Unsung Heroes They may not be household names, but without the contributions of these individuals, the business landscape would look radically different today.
By Margaret Boitano and Tim Carvell

(FORTUNE Magazine) – Frank McNamara

McNamara claimed that the credit card was born when he ran out of cash at a restaurant; his wife had to drive two hours to bail him out. The story may be apocryphal, but McNamara's 1950 invention, the Diners Club card, is the forebear of today's credit card industry.

Edward Roberts

In 1974, Roberts' company, Micro Instrumentation & Telemetry Systems, unveiled the Altair, the first personal computer. Named for a planet from Star Trek, it couldn't do much, but it launched the software-writing careers of, among others, Bill Gates and Paul Allen.

Benjamin Holt

Holt's invention, the gasoline-powered tractor, revolutionized agriculture, freeing farm machinery from its dependence on horses. It received its name when, during the first test run, an onlooker commented that it moved like a caterpillar. Hence the Caterpillar Tractor.

James Casey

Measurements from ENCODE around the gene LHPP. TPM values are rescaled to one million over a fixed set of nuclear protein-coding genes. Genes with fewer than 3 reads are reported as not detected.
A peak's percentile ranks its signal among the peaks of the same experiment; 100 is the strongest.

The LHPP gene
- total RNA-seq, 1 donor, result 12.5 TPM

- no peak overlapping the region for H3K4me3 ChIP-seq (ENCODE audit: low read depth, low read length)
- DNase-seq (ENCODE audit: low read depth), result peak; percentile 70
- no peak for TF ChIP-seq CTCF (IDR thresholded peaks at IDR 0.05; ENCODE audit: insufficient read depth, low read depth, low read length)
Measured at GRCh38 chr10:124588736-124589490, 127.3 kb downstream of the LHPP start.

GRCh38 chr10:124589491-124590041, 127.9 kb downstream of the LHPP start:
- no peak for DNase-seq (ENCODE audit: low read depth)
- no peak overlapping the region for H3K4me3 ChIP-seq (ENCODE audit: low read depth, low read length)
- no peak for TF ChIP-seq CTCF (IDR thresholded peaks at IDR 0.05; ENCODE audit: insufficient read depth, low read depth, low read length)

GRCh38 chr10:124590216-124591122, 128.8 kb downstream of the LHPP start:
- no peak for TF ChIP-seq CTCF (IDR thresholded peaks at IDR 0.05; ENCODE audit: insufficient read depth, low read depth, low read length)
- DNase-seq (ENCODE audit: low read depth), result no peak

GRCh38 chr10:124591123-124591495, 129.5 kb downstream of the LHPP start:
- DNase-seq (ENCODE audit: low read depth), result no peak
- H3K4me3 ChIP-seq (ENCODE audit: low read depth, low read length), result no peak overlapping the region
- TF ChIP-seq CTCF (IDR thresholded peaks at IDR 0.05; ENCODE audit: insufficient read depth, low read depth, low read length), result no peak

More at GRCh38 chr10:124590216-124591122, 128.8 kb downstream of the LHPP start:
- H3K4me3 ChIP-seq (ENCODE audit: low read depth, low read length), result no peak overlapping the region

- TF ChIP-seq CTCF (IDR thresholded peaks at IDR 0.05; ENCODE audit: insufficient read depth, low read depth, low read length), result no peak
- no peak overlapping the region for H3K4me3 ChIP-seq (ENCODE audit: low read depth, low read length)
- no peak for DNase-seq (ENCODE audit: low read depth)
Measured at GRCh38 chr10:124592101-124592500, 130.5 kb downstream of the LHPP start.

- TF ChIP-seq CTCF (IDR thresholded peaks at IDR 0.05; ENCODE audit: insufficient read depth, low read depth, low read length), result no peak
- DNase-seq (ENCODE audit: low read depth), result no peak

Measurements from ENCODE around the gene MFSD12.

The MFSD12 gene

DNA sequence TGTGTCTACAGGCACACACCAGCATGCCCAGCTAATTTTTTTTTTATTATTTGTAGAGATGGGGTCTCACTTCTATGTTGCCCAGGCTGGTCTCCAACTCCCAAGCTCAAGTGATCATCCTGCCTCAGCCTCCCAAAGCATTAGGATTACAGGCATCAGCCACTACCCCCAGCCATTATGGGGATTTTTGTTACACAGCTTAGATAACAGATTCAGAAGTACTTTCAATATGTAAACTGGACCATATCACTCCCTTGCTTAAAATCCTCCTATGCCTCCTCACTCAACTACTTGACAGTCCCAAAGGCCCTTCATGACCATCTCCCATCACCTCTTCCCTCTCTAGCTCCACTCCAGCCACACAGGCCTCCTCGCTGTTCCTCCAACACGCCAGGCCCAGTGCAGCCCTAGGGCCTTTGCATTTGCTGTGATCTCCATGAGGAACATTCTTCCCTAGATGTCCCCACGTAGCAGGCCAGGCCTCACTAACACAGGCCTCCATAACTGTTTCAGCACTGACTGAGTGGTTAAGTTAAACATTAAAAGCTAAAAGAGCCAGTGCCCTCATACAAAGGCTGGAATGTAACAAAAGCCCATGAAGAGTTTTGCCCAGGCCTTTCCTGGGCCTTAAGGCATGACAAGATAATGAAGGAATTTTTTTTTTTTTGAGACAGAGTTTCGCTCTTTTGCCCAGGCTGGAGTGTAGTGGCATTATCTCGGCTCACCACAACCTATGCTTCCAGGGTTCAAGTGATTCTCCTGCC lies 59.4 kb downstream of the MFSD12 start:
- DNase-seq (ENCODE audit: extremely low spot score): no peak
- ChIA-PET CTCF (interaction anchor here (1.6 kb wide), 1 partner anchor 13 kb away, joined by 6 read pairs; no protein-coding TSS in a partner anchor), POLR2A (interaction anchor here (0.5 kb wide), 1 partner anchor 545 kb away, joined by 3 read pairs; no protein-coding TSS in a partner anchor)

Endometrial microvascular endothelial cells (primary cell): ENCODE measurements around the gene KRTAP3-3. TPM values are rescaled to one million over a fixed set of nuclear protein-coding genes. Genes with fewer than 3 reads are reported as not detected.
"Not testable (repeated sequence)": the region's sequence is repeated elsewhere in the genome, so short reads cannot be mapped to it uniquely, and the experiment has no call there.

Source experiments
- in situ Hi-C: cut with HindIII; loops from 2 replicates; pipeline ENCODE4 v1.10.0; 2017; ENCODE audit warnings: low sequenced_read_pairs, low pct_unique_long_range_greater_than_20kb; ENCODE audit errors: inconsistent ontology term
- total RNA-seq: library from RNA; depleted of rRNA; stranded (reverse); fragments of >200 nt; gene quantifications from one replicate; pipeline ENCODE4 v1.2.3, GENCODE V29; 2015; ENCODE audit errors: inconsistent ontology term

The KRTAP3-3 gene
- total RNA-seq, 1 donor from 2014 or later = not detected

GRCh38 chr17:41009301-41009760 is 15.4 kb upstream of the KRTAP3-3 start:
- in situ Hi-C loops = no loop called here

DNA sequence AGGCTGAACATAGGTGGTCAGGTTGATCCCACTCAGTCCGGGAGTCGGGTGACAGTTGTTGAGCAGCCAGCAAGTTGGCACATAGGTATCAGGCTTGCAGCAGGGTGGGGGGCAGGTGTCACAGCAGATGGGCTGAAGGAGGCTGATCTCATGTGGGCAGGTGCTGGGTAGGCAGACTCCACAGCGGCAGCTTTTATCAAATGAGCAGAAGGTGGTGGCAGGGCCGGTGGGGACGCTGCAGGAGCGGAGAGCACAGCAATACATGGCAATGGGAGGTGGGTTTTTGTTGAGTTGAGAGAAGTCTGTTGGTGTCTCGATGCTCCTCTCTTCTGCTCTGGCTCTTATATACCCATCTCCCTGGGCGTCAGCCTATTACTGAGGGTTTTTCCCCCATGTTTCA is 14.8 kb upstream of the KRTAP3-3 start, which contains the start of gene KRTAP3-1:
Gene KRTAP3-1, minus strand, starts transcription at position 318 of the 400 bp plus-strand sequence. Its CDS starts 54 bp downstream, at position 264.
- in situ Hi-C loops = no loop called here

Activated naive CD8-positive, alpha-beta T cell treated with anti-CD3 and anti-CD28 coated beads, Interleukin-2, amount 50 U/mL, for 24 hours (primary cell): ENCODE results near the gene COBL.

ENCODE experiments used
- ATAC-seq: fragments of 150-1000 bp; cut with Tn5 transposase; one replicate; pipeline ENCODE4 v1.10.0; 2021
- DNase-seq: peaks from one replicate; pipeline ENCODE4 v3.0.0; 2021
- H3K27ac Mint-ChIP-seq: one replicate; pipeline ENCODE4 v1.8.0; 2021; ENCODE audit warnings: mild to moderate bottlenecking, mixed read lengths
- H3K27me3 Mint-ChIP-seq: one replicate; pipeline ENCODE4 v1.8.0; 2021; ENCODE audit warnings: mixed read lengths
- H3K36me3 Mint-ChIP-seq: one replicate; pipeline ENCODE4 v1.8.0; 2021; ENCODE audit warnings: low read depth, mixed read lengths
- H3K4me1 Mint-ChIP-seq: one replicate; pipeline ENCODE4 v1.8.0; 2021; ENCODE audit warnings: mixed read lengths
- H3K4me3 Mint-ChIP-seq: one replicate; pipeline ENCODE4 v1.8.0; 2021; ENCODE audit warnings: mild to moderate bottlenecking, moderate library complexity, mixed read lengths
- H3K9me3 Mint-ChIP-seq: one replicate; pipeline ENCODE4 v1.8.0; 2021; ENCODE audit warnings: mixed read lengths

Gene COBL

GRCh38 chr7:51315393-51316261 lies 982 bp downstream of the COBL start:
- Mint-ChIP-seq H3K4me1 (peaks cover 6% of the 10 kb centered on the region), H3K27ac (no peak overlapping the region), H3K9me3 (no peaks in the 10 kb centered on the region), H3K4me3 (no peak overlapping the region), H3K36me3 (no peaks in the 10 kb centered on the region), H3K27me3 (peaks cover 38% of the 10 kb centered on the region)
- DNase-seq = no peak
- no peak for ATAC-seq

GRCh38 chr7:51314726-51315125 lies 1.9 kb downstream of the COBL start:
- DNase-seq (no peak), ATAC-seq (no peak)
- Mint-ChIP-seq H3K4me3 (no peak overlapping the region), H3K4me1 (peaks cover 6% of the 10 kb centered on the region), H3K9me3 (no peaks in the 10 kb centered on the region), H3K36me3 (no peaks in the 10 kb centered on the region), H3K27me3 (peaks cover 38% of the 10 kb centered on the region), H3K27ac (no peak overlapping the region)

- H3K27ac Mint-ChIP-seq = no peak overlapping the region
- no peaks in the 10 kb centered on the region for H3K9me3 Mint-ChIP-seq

In 1907, at age 19, Casey founded American Messenger Co., a bicycle delivery service in Seattle. A few years later the company had its first truck and a new name: United Parcel Service. Switching from bikes to trucks was a smart move; the company delivered three billion packages last year alone.

Narinder Kapany

In high school, a teacher told Kapany that light could travel only in a straight line. Kapany set out to prove him wrong and wound up creating fiber optics, the technology behind devices ranging from endoscopy to high-capacity telephone lines.

Henry Kaiser

Kaiser built a conglomerate encompassing everything from shipbuilding to cement. So why have you never heard of him? Simple. He didn't train a successor. Within 21 years after his death, all the Kaiser companies had either been sold or gone under.

Marriner Eccles

He's little remembered today, but Eccles, a bank owner from Utah, served as Fed chairman during the crucial years from 1934 to 1948. He also helped write the Banking Act of 1935, which gave the Fed greater independence--setting the stage for the pop phenomenon that is Alan Greenspan.